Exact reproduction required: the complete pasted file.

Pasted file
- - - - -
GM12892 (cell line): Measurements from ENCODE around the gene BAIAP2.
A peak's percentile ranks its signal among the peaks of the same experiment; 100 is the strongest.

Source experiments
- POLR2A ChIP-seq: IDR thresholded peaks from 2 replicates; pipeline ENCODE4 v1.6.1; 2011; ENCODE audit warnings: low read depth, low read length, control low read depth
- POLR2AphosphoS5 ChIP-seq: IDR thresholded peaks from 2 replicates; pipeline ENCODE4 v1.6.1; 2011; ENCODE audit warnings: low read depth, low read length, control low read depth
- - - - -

GM12892 (cell line): Measurements from ENCODE around the gene BAIAP2.
A peak's percentile ranks its signal among the peaks of the same experiment; 100 is the strongest.

Source experiments
- POLR2A ChIP-seq: IDR thresholded peaks from 2 replicates; pipeline ENCODE4 v1.6.1; 2011; ENCODE audit warnings: low read depth, low read length, control low read depth
- POLR2AphosphoS5 ChIP-seq: IDR thresholded peaks from 2 replicates; pipeline ENCODE4 v1.6.1; 2011; ENCODE audit warnings: low read depth, low read length, control low read depth